Here, using functional Magnetic Resonance Imaging (fMRI), we examined cerebral processes devoted to perception and emotional processing (including distress symptoms) in tinnitus patients and in control subjects. Previous imaging studies [2,10,13-15] have demonstrated functional deficits in primary and secondary auditory cortex, dorsolateral prefrontal cortex and limbic system, occurring in tinnitus patients. Based on these findings, we hypothesized that the perception of tinnitus and different grades of distress could involve functional linkage of the brain areas mentioned above and may correlate with the complexity and the affective burden of the auditory stimuli.

Materials and Methods


Twenty-three subjects (10 tinnitus patients and 13 healthy control subjects) participated in this study. The tinnitus group consisted of 5 men and 5 women with a mean age of 44 years; the control group included 5 men and 8 women, mean age 33 years (Tables 1 and 2). Tinnitus patients were examined by Otorhinolaryngologists. To be included in the study, the patients had to have normal hearing (maximal mean hearing loss of 20 dB over 0.5 to 6 kHz).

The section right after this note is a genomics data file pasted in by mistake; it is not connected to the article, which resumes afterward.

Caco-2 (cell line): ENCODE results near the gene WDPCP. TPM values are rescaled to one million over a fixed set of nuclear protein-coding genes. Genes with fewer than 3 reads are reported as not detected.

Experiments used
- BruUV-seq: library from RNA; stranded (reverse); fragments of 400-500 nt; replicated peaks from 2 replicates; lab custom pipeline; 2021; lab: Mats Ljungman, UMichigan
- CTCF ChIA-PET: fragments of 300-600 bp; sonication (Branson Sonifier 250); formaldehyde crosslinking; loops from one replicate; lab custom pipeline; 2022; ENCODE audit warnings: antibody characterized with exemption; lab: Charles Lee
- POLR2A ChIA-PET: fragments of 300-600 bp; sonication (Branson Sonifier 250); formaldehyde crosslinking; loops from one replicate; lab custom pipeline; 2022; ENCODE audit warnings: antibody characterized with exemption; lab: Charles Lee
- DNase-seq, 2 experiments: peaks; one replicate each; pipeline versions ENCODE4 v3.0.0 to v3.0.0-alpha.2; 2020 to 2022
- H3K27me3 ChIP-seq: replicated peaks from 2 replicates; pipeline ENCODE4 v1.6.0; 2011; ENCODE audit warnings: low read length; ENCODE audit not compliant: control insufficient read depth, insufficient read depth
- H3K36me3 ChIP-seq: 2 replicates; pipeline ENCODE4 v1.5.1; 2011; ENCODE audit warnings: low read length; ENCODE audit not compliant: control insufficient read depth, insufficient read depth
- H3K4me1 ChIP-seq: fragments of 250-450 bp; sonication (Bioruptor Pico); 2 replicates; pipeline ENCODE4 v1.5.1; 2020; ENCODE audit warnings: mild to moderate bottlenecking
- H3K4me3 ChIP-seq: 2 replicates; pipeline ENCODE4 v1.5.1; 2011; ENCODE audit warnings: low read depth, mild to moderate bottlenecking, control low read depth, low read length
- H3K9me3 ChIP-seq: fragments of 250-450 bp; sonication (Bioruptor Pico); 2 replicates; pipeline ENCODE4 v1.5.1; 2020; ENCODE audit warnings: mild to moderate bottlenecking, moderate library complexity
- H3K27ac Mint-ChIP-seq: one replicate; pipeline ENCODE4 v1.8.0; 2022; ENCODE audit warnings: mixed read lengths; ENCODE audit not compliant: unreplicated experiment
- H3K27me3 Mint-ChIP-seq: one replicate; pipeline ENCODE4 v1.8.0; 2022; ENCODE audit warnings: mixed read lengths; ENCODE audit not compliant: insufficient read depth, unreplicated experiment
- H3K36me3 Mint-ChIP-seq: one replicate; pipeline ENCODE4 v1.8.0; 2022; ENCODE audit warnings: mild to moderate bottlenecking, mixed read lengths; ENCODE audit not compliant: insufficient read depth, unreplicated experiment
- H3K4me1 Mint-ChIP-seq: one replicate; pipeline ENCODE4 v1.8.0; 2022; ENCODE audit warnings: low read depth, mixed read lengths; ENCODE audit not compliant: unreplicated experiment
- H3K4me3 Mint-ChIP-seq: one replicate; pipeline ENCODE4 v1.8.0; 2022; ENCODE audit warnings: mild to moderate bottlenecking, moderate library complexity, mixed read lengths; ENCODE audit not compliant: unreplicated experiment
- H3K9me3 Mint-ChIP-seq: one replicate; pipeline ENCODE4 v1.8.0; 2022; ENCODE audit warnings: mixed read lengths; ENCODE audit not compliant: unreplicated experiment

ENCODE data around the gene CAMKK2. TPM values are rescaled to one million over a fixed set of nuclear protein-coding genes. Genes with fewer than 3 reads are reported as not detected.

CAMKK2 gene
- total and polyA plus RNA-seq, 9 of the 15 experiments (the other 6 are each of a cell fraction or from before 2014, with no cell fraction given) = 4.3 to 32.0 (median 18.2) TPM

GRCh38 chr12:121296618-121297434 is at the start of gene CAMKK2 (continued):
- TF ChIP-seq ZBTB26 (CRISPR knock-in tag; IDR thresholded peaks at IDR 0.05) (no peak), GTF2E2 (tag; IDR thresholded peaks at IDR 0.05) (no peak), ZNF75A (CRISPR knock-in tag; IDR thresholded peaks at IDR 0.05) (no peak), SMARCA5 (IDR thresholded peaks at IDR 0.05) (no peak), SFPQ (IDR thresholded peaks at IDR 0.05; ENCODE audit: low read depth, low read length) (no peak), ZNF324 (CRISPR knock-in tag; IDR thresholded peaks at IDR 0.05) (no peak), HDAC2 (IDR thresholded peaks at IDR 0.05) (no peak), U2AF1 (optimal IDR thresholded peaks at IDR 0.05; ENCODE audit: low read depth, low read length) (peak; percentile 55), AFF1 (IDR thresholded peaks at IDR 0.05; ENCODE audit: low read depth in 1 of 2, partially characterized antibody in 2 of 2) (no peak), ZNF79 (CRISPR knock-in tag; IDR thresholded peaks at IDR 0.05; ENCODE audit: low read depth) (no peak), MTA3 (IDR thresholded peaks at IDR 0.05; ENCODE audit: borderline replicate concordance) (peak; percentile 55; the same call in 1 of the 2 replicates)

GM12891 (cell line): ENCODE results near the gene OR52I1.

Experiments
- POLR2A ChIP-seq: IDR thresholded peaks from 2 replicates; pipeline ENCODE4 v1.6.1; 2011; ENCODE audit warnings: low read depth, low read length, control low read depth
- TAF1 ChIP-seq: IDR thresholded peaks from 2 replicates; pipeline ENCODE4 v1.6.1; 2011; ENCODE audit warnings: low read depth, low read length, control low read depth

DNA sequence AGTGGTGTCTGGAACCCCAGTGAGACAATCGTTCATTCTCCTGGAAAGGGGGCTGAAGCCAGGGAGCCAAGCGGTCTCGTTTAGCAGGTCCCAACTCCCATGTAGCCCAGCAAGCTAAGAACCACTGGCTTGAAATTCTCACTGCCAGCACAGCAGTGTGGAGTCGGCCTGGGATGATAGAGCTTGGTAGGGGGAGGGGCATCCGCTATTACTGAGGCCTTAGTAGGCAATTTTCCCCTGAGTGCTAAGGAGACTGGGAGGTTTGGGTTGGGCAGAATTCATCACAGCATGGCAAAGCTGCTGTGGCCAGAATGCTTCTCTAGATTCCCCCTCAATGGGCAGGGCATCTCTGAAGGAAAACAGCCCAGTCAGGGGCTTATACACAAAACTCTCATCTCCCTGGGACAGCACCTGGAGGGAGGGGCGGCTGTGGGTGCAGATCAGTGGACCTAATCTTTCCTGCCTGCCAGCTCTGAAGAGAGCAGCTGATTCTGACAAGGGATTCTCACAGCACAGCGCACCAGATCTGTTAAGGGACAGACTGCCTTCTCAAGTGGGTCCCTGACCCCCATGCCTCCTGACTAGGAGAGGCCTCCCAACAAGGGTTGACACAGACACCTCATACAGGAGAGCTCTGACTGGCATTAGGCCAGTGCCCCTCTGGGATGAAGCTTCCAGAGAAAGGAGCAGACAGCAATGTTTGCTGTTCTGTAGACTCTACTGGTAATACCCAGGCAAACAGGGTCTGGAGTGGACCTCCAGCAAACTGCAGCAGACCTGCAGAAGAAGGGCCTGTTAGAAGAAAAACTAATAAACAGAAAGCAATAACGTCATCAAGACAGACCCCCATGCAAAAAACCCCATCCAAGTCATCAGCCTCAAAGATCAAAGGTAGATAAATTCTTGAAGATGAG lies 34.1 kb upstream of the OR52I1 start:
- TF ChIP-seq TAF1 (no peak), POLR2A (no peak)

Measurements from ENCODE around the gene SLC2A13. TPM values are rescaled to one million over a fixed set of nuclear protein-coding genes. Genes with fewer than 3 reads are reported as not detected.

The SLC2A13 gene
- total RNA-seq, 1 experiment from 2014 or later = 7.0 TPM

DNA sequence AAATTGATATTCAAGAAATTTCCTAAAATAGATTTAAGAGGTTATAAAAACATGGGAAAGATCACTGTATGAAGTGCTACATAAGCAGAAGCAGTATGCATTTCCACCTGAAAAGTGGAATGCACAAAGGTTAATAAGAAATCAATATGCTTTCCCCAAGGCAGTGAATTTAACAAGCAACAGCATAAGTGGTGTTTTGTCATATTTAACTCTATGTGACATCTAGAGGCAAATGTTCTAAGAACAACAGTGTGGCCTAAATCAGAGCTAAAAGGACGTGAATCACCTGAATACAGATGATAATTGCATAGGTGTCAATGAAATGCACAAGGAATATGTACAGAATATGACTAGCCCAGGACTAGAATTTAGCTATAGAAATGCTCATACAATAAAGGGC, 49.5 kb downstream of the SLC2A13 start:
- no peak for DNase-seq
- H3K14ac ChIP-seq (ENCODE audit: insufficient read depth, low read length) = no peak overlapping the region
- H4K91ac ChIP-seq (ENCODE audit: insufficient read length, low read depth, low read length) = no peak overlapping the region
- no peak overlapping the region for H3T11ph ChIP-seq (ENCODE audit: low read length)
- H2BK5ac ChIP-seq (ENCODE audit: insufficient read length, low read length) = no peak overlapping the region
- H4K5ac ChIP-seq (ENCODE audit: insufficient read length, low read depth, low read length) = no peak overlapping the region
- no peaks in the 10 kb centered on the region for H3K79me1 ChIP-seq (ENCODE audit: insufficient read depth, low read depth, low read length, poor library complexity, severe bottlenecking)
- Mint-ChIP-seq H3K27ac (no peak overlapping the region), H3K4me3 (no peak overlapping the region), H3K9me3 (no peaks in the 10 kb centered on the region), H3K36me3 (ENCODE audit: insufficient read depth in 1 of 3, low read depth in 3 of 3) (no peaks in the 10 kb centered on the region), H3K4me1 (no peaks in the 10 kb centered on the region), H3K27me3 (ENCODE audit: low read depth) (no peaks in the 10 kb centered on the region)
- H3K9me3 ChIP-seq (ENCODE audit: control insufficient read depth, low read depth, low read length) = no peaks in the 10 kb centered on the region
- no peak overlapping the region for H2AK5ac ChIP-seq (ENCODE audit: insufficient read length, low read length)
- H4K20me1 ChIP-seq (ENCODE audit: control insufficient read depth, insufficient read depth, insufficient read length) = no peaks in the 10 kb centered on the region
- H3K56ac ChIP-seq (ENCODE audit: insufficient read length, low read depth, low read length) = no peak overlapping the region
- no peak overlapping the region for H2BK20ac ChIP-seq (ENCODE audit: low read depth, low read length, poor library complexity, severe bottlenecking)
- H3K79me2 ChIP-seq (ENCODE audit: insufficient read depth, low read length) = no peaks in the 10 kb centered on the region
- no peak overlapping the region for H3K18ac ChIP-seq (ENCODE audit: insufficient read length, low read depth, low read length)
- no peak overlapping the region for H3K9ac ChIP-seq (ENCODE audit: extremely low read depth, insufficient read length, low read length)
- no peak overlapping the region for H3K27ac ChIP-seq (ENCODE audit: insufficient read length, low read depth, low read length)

Tinnitus-related distress was assessed by a standard German Tinnitus Questionnaire (TQ) [16], an adaptation of Hallam’s TQ [17]. According to Hiller et al. [18], tinnitus is considered to be ‘compensated’ at a TQ level of ≤46 (no secondary symptoms) and ‘decompensated’ at a TQ level of >46 (permanent annoyance and psychological strain; accompanied by complaints like depression, anxiety, impaired sleep and concentration). Both groups were matched for depressive symptoms using the Beck’s Depression Inventory (BDI) [19]. None of the subjects with tinnitus or control group had a history of neurological or psychiatric diseases. Immediately after the scanning, the subjects estimated the affective value of the acoustic stimuli by paper-pencil rating on a 10 cm visual analogue scale with the pools: 0 cm = negative, 5 cm = neutral, 10 cm = positive.